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Focus on the five percent

Focus on the five percent

by Scott Keller & Bill Schaninger

Recruitment is one of the most difficult things a company does, but doing it well can pay off. Consider that in highly complex jobs—those that are information- and interaction-intensive, such as managers, software developers and project managers—high performers are an astounding 800 percent more productive than average performers.

The competition for top talent is only going to intensify in coming decades. Employers in North America and Europe will require more than 11 percent more college-educated workers than will be available in 2020, according to a recent study by the McKinsey Global Institute. Developing economies will face a shortfall of 45 million workers with a secondary-school education and vocational training.

How to succeed in such a competitive recruitment landscape? In short: create a strong and distinctive employee value proposition that authentically represents workplace reality. Creating false expectations can lead to negative reviews on JobAdvisor and Glassdoor.

To avoid this, companies should focus their efforts on the 5 percent of roles that create 95 percent of the value. It’s not the most comfortable concept for leaders to grasp. Yet, in virtually every case where McKinsey started with the business strategy and identified its value drivers, we identified no more than a handful of roles on which success or failure truly depends.

At UPS, for example, a logistics routing engineer’s slightest adjustment can impact costs and delivery times dramatically – to the tune of hundreds of millions of dollars. At Walmart, the choices that omni-channel merchants make can determine whether the company’s bricks-and-mortar presence is a competitive advantage or albatross.

When Steve Jobs died in October 2011, some questioned how Apple would perform without its iconic visionary leader. Others noted the incredible talent the company attracted under his leadership. Jobs himself often urged, “Go after the cream of the cream… A small team of A+ players can run circles around a giant team of B and C players.”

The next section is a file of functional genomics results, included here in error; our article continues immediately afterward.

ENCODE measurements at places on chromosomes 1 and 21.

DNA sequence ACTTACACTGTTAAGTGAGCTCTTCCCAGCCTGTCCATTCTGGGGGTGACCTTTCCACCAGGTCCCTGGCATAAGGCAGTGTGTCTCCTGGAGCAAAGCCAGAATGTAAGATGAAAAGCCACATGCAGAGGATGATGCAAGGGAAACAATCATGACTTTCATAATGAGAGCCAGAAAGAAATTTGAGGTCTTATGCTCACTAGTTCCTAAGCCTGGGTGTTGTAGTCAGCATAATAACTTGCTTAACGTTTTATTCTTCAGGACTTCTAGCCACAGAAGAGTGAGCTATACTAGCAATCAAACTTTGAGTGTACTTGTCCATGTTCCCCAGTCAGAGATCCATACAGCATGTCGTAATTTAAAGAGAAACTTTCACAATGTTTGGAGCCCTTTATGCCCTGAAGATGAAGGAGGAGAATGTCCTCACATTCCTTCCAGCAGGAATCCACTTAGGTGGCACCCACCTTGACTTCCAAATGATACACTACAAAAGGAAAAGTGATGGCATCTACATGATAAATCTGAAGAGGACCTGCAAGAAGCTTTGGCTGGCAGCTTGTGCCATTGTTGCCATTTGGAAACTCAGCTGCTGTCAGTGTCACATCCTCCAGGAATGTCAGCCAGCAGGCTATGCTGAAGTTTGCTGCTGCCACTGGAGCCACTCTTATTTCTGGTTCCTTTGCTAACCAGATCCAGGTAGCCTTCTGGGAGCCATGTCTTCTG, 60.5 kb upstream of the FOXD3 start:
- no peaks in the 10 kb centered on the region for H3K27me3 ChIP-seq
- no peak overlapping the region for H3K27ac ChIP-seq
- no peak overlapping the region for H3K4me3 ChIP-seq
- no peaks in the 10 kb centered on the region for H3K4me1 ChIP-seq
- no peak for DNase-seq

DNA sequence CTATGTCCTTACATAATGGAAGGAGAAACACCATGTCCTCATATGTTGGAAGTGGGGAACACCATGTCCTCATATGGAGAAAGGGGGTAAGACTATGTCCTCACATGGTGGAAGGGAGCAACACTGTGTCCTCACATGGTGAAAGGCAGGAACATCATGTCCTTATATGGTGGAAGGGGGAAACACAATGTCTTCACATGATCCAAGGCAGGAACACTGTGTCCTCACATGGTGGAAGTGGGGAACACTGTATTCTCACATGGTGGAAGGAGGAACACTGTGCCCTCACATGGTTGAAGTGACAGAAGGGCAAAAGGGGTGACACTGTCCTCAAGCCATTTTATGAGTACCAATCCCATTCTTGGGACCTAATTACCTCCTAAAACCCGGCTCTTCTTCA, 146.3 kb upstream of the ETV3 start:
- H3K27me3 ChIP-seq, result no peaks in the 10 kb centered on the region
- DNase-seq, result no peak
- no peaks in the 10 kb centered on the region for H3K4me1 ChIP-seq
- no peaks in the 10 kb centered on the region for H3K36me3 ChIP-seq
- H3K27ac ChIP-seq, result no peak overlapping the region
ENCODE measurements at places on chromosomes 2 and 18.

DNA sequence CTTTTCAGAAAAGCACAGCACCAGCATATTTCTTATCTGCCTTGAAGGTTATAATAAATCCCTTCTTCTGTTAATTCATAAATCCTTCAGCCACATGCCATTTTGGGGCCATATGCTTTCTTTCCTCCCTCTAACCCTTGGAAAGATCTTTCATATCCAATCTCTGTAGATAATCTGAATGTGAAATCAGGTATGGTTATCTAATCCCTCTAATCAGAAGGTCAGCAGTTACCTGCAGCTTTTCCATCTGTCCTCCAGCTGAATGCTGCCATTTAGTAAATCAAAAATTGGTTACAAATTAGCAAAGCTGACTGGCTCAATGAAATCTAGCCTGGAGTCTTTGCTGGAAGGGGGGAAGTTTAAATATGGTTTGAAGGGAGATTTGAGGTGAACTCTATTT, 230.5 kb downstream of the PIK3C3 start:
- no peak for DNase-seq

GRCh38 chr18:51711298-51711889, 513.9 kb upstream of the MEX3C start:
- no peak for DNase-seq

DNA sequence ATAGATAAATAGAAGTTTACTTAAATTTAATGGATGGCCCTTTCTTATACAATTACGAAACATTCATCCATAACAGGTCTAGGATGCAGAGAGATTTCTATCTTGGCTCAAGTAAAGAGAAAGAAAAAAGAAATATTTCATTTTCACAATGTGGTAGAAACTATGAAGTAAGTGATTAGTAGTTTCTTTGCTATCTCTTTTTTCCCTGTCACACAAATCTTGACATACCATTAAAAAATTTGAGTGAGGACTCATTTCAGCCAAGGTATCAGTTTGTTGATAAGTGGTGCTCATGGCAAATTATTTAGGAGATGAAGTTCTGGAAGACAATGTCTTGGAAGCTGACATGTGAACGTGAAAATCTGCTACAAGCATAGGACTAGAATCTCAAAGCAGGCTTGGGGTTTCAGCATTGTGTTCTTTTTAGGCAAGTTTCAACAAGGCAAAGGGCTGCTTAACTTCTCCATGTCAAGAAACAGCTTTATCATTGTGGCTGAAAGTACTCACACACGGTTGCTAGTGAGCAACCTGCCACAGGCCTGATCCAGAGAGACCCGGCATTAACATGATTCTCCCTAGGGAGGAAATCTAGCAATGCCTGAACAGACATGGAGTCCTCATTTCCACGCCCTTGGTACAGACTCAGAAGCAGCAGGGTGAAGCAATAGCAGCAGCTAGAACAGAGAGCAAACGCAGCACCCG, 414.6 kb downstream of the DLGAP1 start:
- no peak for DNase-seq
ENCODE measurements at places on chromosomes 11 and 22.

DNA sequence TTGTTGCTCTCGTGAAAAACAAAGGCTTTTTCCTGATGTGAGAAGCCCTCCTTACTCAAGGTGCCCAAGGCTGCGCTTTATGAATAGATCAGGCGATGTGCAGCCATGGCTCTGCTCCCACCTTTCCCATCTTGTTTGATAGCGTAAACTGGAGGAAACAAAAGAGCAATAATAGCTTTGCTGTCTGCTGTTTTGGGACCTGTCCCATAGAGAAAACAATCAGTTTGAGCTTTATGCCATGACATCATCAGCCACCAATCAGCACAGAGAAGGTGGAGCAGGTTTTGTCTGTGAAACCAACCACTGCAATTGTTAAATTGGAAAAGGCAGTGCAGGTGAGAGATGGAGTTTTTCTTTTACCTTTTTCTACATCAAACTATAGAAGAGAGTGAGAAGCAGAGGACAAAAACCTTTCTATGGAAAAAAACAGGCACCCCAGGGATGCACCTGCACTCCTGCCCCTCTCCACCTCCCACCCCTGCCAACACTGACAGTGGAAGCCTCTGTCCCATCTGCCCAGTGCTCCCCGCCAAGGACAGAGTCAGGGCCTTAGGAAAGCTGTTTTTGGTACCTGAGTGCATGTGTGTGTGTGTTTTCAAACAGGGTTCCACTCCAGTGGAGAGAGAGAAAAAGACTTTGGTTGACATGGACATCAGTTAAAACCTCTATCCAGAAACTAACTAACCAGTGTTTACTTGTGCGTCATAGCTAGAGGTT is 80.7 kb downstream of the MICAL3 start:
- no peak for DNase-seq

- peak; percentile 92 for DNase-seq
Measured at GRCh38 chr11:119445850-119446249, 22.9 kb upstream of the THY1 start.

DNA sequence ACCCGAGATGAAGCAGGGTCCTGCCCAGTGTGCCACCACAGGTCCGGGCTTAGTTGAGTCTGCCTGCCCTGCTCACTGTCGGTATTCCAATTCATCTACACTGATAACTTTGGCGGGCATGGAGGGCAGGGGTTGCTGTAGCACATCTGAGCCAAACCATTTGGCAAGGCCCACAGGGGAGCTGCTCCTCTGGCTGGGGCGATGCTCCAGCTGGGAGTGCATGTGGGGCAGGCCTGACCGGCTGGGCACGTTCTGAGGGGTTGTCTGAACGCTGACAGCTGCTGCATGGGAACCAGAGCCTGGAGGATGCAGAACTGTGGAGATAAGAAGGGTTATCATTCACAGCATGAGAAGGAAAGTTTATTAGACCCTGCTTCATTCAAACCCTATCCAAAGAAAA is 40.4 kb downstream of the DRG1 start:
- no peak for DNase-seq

With Apple’s share price having steadily risen since then, it appears that he was right. Successful companies recognize that getting the right talent in the right place can make or break their overall performance.

Once the 5 percent of roles that create 95 percent of the value are identified, the question becomes whether your most talented people are in these roles. We rarely find that the best leaders in the company are methodically deployed as such. Further, keeping the right talent in these roles typically requires significant adjustments to job design (removing administrative burdens), career paths (rapid advancement opportunities and special projects), compensation (above market), location (high flexibility), development (high touch beyond formal programs and the formal performance management process), leadership exposure and influence (more, sooner) and the like.

For most companies, even Apple, attracting and retaining top talent is a constant challenge. Chief executives participating in the Conference Board’s 2016 survey of global CEOs cited “failure to attract and retain top talent” as their No. 1 issue – ahead of issues related to economic growth and competitive intensity.

Ultimately, smart adjustments deliver a distinctive and tailored value proposition specific to each of the highest value-creating roles, and building on the general one that applies to all talent in the company.